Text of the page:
Belsazar vermouth can trace itself to 2013 with its two creators, Sebastian Brack and Maximillian Wagner. They saw the lack of German vermouths in the market and looked into the fact that Germany is home to a wide variety of plants, herbs and spices. Wine is also a great export from the country, and the two founders teamed with Philipp Schladerer of The Schladerer Distillery, south of Braden, to combine these elements and produce what we see today.

For the base of each of the four expressions, wines from the South Baden region of Germany are sourced, in particular from award-winning wine makers at Kaiserstuhl and in Markgräflerland. They also keep it local for the acquisition of grape must, a natural sweetener used instead of normal sugar, and utilise the family run company Schladerer in the Black Forest for the fruit brandy that gives a twist to the finished liquids. Ultimately, with a blend of the 6 wines, they are flavoured with up to 20 different spices, herbs, peels and blossoms with the addition of the brandy and must.

Once each expression has been created, the liquid is aged within stone casks, believed that the temperature will be consistent compared to wooden oak barrels.

But how do each fare? Well below, I give to you my tasting notes –

BelsazarBelsazar Dry – 19%

Fresh, strudel aromas of grape and apple on the nose. Light, slightly sweet and with notes of orange, bark on the palate. Slightly dry and bitter on the finish, with aromatic apricot lingering.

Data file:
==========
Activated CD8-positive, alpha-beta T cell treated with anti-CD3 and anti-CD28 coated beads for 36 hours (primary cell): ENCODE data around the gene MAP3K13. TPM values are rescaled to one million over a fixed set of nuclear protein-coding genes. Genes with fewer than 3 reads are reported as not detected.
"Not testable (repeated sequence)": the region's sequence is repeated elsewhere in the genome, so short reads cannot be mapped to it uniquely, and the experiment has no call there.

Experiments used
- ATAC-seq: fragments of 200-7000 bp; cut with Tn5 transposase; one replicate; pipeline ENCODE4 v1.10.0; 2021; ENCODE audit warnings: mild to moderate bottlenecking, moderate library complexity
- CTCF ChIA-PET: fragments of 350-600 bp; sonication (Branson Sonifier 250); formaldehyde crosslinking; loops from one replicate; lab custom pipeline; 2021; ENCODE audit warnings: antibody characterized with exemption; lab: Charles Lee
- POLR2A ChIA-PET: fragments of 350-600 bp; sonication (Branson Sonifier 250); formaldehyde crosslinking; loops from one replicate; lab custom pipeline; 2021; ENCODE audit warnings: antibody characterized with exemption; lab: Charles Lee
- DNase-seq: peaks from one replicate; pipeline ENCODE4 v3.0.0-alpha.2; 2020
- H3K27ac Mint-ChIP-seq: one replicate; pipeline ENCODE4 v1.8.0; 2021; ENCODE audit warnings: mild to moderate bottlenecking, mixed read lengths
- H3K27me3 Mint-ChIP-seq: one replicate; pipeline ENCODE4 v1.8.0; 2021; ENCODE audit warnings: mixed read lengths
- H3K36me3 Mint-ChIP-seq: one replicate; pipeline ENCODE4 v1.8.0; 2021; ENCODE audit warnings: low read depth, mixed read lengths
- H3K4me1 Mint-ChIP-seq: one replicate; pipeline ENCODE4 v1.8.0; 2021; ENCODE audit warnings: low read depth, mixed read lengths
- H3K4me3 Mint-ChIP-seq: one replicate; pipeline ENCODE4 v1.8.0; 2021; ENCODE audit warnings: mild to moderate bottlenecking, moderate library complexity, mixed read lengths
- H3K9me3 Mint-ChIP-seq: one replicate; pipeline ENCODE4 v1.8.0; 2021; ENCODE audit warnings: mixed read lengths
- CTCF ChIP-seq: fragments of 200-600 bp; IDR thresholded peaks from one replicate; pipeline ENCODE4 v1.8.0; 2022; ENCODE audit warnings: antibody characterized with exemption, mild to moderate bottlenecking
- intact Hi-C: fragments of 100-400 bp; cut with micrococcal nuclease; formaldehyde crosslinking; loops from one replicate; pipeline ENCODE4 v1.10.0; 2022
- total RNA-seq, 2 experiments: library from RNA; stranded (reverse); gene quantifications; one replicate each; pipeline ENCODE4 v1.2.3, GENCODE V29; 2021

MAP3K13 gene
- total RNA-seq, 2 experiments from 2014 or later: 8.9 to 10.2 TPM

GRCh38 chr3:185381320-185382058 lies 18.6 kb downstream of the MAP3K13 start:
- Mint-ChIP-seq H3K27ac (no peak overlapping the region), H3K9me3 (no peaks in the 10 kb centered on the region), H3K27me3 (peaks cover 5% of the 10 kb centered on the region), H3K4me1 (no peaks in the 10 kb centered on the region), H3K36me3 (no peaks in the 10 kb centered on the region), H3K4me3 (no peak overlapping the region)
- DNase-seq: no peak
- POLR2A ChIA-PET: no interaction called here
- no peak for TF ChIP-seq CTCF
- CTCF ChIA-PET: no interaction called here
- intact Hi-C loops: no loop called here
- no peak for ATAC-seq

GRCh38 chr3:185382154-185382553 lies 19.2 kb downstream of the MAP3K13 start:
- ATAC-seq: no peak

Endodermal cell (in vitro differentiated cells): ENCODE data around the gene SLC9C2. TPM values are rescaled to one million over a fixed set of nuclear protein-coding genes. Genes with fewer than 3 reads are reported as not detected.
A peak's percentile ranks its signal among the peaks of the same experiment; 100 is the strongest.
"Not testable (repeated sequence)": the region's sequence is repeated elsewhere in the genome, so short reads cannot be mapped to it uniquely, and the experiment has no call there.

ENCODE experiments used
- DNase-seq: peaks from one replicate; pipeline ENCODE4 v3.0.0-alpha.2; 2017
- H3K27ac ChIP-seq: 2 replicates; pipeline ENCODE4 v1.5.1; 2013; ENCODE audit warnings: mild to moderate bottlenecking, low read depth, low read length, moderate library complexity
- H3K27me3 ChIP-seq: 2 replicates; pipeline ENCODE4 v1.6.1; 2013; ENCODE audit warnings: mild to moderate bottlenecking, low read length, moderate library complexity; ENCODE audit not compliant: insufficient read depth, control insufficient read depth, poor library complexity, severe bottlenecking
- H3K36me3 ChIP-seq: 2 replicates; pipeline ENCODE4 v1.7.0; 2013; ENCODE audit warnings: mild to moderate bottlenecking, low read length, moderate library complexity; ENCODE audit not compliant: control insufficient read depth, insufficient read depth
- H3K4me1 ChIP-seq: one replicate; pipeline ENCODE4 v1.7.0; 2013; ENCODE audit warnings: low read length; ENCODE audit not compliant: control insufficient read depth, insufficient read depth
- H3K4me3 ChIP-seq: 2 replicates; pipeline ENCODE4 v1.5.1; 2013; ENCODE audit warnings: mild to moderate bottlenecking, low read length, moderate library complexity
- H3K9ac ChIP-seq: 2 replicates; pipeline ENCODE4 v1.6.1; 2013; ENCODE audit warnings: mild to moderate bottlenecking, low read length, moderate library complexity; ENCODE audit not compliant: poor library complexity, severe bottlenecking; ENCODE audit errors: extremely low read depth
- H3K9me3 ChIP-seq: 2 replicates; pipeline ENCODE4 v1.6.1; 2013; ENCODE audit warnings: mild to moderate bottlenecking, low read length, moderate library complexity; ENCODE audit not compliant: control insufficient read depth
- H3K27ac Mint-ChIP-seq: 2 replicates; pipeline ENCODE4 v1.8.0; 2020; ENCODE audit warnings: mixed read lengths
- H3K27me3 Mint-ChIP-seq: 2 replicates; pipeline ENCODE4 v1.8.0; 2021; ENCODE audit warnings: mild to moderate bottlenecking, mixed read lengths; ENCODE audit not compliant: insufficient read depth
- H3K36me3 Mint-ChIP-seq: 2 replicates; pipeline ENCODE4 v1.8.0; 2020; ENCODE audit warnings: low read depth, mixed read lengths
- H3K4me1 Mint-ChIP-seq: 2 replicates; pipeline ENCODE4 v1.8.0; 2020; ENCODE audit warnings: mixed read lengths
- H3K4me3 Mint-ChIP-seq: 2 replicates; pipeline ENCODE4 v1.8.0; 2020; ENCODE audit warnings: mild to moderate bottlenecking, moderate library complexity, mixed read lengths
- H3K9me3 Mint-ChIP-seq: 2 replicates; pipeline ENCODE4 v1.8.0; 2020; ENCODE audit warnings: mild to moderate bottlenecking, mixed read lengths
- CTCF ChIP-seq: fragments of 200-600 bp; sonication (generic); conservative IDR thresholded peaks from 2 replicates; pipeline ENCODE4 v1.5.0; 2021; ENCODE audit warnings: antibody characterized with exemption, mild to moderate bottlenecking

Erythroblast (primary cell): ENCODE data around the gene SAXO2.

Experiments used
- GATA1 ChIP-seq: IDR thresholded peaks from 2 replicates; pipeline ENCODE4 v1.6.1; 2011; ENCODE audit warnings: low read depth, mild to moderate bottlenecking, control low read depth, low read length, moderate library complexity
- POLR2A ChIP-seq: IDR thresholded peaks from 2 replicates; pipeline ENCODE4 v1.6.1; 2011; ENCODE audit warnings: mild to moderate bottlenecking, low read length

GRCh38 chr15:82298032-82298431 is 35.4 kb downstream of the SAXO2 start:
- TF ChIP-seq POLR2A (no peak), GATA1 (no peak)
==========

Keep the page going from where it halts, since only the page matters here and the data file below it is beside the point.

Belsazar White – 18%

Rich, sweet aromas of dried oranges and fresh peach on the nose. Thin and sweet upon the palate, with a slight explosion of herbal root and dry spice combining to a long, slightly bitter finish.

Belsazar Rosé – 17.5%

Slightly bitter notes of raspberry, grapefruit and orange on the nose. Light, floral and aromatic flavours of currants, peach and quinine on the palate create a dry, more herbal finish.

Belsazar Red – 18%

Rich aromas of vanilla, fudge and cocoa on the nose. Incredibly smooth, velvet almost, with a developing bitter cinnamon flavour around the cherry and spice base. Very dry on the lingering finish.

An interesting range, and definitely offers a different flavour profile to the Italian and French styles. I can see them working very well within the likes of these recipes –